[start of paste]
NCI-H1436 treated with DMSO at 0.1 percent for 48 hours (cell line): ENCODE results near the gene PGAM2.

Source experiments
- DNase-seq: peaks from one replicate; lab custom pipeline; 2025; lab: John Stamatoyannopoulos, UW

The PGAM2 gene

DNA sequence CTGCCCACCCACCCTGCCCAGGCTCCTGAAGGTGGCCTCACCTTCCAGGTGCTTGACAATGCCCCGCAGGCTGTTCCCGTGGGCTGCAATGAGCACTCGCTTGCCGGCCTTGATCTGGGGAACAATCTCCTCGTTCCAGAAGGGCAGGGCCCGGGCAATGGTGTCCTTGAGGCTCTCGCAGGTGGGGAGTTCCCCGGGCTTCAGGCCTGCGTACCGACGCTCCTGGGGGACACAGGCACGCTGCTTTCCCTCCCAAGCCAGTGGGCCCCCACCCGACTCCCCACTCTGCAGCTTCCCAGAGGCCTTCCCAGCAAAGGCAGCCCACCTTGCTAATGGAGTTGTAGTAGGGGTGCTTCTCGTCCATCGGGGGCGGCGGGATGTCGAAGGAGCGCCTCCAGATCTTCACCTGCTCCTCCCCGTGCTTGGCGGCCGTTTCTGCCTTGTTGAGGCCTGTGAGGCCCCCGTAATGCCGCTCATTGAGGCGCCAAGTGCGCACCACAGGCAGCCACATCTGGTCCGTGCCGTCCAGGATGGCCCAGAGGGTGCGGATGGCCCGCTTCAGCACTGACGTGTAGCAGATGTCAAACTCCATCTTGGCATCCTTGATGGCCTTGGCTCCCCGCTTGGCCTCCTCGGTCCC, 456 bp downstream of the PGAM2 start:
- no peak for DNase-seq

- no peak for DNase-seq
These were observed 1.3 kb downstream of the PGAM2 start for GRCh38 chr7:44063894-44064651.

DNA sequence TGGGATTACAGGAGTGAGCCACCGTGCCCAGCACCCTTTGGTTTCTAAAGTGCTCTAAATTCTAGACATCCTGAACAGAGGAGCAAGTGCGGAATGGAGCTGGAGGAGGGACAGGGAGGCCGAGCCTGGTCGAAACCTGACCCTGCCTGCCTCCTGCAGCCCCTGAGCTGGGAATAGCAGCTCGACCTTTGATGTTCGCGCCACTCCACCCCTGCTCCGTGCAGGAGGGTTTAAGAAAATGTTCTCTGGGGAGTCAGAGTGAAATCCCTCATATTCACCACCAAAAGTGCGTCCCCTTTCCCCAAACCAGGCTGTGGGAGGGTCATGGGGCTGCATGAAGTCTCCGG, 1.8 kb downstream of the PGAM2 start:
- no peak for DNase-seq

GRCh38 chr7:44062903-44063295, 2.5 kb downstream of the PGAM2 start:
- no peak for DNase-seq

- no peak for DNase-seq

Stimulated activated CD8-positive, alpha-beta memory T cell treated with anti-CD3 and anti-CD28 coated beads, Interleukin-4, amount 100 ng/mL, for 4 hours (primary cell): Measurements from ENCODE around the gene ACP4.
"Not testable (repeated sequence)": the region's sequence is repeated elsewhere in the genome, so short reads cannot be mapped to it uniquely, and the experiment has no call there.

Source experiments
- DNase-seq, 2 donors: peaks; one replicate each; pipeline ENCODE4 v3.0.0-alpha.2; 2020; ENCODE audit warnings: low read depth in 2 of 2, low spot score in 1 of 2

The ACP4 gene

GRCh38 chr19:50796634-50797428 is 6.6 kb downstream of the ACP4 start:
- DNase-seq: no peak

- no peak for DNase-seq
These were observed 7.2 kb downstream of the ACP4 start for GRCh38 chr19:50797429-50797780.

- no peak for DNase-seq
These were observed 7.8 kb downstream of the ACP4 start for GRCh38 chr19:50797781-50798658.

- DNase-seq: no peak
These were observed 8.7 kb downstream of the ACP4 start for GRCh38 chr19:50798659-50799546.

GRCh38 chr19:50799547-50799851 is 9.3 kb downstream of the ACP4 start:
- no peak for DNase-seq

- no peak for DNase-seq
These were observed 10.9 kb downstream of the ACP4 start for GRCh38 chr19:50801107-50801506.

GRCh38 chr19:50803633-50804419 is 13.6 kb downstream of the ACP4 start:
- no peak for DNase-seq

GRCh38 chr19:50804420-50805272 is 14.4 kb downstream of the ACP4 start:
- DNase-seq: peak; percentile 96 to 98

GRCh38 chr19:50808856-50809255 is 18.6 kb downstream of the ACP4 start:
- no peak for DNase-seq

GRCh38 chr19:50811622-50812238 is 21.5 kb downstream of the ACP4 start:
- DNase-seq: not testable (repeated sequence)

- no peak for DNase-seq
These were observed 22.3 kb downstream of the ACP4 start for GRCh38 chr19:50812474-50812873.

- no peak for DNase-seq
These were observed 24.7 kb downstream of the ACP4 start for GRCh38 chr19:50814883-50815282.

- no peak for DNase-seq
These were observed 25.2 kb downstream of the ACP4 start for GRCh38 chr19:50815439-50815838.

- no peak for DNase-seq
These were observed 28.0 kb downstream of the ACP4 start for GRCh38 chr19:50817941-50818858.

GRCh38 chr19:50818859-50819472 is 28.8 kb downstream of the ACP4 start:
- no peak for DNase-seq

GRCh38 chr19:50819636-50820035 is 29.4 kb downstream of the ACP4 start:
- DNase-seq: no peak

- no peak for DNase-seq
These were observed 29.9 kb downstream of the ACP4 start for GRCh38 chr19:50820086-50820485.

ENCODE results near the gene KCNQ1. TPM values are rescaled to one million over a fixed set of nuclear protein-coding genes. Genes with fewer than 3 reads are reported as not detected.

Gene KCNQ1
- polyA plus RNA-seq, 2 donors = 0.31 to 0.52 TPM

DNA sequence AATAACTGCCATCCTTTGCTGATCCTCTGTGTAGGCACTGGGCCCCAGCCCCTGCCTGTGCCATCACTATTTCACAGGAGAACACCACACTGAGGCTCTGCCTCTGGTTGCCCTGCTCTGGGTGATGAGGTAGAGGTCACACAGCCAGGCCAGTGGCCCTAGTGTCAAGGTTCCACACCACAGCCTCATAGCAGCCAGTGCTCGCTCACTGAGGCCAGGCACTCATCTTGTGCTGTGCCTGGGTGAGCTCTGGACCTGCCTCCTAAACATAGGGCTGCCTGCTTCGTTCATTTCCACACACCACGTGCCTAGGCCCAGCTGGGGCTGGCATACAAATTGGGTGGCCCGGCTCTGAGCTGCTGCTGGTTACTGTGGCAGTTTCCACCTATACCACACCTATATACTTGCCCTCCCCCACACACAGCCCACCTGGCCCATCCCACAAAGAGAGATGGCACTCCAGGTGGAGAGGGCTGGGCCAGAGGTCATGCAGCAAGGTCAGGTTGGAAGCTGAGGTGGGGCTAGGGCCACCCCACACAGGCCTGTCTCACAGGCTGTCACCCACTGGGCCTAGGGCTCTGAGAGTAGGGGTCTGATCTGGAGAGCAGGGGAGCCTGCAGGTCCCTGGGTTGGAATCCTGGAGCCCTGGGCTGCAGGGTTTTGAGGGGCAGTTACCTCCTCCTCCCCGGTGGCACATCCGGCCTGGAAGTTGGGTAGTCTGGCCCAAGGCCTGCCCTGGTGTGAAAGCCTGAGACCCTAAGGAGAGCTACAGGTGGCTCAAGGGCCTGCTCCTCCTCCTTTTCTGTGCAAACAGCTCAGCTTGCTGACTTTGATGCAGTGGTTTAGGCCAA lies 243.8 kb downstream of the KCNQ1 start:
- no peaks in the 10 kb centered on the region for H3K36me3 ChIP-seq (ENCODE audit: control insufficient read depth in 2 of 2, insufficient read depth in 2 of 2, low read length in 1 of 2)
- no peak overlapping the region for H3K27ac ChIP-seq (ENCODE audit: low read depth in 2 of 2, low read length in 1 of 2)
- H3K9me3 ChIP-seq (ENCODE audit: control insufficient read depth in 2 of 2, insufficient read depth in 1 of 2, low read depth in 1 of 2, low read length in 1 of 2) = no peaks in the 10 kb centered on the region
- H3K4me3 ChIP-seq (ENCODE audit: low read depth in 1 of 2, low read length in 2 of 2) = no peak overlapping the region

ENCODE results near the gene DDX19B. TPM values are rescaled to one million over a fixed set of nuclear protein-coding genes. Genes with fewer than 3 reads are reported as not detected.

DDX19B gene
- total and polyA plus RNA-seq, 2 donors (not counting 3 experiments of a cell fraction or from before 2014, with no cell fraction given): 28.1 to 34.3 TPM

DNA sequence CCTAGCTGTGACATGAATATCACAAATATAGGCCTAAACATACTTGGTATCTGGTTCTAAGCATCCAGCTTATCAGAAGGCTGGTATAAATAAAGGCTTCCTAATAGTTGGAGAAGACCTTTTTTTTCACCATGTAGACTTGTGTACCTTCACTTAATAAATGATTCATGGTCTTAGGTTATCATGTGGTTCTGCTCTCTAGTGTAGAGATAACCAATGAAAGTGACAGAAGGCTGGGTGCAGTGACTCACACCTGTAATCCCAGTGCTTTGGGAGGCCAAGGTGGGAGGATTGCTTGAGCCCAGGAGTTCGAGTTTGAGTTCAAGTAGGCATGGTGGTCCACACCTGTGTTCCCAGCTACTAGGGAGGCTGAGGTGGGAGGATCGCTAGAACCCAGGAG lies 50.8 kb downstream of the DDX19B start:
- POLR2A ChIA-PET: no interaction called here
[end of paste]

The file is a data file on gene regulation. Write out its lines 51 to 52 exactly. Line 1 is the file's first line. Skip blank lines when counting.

- no peak for DNase-seq
These were observed 29.9 kb downstream of the ACP4 start for GRCh38 chr19:50820086-50820485.